“The Logistics of Logistics” is a podcast dedicated to exploring how things get places and the people who get them there. It is hosted by Joe Lynch, who talks with logistics and supply chain leaders about innovation, industry trends and the future of the logistics business.
On a recent episode, Lynch spoke with Adam Robinson, Vice President of SONAR Marketing at FreightWaves.
Lynch said, “When Adam worked at Cerasis, I worked at a 3PL and we got to know each other because we were both content marketers. And I felt like I really understood supply chains and I learned about logistics, but I was never a marketing guy and Adam was very much a marketing guy. So I learned so much from him over the years and I’ve probably known him for 10 years.”
“As Joe said, I was at Cerasis the last time I was on this podcast. And since then, Cerasis was sold to GlobalTranz,” explained Robinson. “I continued to get more interested in the role of technology in freight and logistics and had a brief stint at Turvo, a company that is building a pretty cool product. When I was at Cerasis, one of the websites I went to often was FreightWaves.com. And I learned about FreightWaves’ SaaS product, SONAR. Craig Fuller, the founder and CEO of FreightWaves and I just started talking and he asked me if I would join the FreightWaves team to help market SONAR.”
Robinson continued, “I looked at the SONAR platform and what really attracted me is that FreightWaves had already built this huge community. With Craig and the FreightWaves team, I would be marketing an amazing platform that had a strong subscription base and an audience. So that’s what brought me to FreightWaves and SONAR. And I’m excited to be heading up marketing for SONAR.”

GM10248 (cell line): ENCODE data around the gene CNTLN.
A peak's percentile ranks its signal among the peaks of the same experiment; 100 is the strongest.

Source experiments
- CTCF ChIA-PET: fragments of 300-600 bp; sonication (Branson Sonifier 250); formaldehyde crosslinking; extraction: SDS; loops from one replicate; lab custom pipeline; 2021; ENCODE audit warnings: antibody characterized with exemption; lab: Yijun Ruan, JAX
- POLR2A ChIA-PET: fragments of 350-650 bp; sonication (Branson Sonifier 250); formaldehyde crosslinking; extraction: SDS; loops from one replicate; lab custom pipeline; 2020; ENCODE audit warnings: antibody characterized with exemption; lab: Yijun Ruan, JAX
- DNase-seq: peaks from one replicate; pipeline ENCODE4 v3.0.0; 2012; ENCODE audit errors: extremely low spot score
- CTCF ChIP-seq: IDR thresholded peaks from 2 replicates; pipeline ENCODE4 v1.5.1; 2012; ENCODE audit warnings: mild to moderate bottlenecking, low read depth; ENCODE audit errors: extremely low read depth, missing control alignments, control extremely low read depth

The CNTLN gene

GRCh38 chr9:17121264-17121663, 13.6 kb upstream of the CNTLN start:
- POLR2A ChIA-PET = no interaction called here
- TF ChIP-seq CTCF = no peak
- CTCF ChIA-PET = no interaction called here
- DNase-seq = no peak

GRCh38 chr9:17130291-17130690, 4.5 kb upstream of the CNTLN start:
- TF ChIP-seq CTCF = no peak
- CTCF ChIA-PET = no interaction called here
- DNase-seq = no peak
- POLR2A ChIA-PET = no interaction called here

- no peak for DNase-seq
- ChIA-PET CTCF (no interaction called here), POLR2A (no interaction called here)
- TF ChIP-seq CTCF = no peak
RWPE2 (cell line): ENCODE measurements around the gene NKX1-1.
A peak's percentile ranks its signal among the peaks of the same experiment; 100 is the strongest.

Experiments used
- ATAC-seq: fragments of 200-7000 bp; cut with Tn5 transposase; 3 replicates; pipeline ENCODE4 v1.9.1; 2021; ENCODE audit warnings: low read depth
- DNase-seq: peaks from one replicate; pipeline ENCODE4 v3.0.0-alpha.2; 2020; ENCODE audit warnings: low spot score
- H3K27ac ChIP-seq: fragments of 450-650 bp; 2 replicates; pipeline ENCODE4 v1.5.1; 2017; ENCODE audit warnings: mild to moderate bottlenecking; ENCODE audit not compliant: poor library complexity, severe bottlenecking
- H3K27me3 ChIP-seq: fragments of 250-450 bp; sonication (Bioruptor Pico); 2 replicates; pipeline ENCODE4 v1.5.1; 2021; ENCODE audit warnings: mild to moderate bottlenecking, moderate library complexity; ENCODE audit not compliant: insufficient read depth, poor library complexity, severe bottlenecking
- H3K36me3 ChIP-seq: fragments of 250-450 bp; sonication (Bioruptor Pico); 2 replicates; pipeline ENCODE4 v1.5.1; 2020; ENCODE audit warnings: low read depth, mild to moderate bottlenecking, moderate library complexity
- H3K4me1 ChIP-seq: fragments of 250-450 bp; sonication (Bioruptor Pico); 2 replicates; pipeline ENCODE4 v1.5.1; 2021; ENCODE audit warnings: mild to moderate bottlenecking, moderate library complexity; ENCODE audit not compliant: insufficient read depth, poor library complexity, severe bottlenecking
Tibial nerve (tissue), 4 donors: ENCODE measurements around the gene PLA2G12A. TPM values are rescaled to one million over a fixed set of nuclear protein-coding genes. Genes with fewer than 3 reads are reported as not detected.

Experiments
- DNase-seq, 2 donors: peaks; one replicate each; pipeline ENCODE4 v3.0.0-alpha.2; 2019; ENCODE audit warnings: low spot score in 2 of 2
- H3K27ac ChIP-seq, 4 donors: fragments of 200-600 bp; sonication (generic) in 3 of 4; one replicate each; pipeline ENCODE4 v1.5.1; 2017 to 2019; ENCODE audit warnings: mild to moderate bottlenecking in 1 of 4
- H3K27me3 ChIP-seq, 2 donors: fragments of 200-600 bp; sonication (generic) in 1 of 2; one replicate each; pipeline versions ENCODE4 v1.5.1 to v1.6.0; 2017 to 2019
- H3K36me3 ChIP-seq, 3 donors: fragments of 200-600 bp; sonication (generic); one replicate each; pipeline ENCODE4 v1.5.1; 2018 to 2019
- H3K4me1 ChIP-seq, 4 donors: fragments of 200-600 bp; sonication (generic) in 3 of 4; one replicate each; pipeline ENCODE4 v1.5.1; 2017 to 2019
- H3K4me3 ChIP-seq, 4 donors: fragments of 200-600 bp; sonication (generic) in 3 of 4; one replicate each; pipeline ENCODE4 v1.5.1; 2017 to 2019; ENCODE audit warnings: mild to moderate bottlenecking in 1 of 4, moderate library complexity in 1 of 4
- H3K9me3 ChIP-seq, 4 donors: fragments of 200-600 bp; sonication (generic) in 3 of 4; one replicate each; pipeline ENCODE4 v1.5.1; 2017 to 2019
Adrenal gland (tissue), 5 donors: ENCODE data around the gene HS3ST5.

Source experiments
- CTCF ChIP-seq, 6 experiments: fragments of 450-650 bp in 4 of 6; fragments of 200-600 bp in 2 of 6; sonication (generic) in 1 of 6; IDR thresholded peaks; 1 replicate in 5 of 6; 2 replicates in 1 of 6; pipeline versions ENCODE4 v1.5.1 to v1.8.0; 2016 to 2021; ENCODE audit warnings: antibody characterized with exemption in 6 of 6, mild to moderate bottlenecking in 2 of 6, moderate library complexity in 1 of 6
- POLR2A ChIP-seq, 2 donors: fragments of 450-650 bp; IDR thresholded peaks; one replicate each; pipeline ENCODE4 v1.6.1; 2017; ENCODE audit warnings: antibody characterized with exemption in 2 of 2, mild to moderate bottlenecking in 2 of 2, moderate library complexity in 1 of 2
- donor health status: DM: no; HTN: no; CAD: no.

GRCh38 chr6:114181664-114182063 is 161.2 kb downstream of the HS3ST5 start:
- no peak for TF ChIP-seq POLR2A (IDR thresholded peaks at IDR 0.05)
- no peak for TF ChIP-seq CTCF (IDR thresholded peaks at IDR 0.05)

Lynch reacted, saying, “I always call FreightWaves the pirate ship. And I think FreightWaves sometimes calls it that too. FreightWaves was creating an enormous amount of content. I think it prints around 25 articles a day, is that correct?”
Robinson answered, “Yes, at least that, plus FreightWaves TV and a dozen different podcasts, a subscription research product called Passport and many other offerings.”
“Thanks for that overview, Adam,” Lynch said. “Why don’t you give an explanation of SONAR?”
“SONAR is a subscription-based product, and you can access SONAR one of two ways,” Robinson explained. “Many subscribers log into the SONAR freight forecasting platform, and use its data, metrics and freight analytics on the web. SONAR also has subscribers that ingest SONAR’s API and feed that into their own platforms. But at a high level, SONAR is a new breed of data platform that unifies freight benchmarking, analytics, monitoring and forecasting into a streamlined experience. It’s a lot like the Bloomberg model on the financial side.”
Robinson added, “Brokers, shippers, carriers, tech providers – almost anybody in the freight market who needs to get more information in real-time benefits from SONAR. And it isn’t stale data that is lagging by seven days, but data that provides subscribers real-time insights and provides them with actionable insights to make sure that they can plan for capacity by market or lane for example. SONAR helps subscribers price appropriately, know where to allocate resources when markets are difficult or when lanes are hard to cover or when they’re easy, how to not spend too much time on that specific decision. SONAR allows users to make decisions faster and meet or exceed goals faster.”